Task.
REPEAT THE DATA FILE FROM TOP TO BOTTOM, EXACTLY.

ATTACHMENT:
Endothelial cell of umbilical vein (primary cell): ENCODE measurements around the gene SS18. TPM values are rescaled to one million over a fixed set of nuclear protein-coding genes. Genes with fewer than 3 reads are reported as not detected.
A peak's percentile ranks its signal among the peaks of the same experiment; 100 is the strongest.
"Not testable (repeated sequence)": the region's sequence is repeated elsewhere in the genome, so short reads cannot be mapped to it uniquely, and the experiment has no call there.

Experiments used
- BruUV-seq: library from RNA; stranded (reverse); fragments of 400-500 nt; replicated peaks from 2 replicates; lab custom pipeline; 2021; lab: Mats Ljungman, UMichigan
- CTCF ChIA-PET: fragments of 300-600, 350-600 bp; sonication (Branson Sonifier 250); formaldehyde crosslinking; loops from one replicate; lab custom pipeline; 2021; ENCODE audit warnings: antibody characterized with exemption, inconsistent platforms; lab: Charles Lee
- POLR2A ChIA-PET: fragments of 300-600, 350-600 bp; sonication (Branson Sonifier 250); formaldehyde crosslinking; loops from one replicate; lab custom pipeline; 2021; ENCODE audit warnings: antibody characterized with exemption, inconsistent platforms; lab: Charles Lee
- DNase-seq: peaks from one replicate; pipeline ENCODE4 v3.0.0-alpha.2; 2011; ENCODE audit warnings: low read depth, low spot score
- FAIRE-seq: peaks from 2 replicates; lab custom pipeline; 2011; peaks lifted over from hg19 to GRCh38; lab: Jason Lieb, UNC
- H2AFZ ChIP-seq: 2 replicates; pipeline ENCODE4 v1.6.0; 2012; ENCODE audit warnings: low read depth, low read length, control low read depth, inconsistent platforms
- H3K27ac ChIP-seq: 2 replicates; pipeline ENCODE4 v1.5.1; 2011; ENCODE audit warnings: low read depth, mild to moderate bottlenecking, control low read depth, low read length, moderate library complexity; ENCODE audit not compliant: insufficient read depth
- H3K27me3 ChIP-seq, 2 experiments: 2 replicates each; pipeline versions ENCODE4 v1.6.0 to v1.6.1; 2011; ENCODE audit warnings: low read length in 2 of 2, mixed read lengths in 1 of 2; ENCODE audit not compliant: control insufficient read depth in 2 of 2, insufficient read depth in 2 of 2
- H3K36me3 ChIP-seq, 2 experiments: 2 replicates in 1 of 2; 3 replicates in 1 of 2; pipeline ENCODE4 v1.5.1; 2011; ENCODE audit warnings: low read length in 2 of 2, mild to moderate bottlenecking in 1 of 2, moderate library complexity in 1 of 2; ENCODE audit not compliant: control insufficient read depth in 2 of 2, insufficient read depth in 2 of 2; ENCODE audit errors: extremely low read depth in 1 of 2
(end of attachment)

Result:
Endothelial cell of umbilical vein (primary cell): ENCODE measurements around the gene SS18. TPM values are rescaled to one million over a fixed set of nuclear protein-coding genes. Genes with fewer than 3 reads are reported as not detected.
A peak's percentile ranks its signal among the peaks of the same experiment; 100 is the strongest.
"Not testable (repeated sequence)": the region's sequence is repeated elsewhere in the genome, so short reads cannot be mapped to it uniquely, and the experiment has no call there.

Experiments used
- BruUV-seq: library from RNA; stranded (reverse); fragments of 400-500 nt; replicated peaks from 2 replicates; lab custom pipeline; 2021; lab: Mats Ljungman, UMichigan
- CTCF ChIA-PET: fragments of 300-600, 350-600 bp; sonication (Branson Sonifier 250); formaldehyde crosslinking; loops from one replicate; lab custom pipeline; 2021; ENCODE audit warnings: antibody characterized with exemption, inconsistent platforms; lab: Charles Lee
- POLR2A ChIA-PET: fragments of 300-600, 350-600 bp; sonication (Branson Sonifier 250); formaldehyde crosslinking; loops from one replicate; lab custom pipeline; 2021; ENCODE audit warnings: antibody characterized with exemption, inconsistent platforms; lab: Charles Lee
- DNase-seq: peaks from one replicate; pipeline ENCODE4 v3.0.0-alpha.2; 2011; ENCODE audit warnings: low read depth, low spot score
- FAIRE-seq: peaks from 2 replicates; lab custom pipeline; 2011; peaks lifted over from hg19 to GRCh38; lab: Jason Lieb, UNC
- H2AFZ ChIP-seq: 2 replicates; pipeline ENCODE4 v1.6.0; 2012; ENCODE audit warnings: low read depth, low read length, control low read depth, inconsistent platforms
- H3K27ac ChIP-seq: 2 replicates; pipeline ENCODE4 v1.5.1; 2011; ENCODE audit warnings: low read depth, mild to moderate bottlenecking, control low read depth, low read length, moderate library complexity; ENCODE audit not compliant: insufficient read depth
- H3K27me3 ChIP-seq, 2 experiments: 2 replicates each; pipeline versions ENCODE4 v1.6.0 to v1.6.1; 2011; ENCODE audit warnings: low read length in 2 of 2, mixed read lengths in 1 of 2; ENCODE audit not compliant: control insufficient read depth in 2 of 2, insufficient read depth in 2 of 2
- H3K36me3 ChIP-seq, 2 experiments: 2 replicates in 1 of 2; 3 replicates in 1 of 2; pipeline ENCODE4 v1.5.1; 2011; ENCODE audit warnings: low read length in 2 of 2, mild to moderate bottlenecking in 1 of 2, moderate library complexity in 1 of 2; ENCODE audit not compliant: control insufficient read depth in 2 of 2, insufficient read depth in 2 of 2; ENCODE audit errors: extremely low read depth in 1 of 2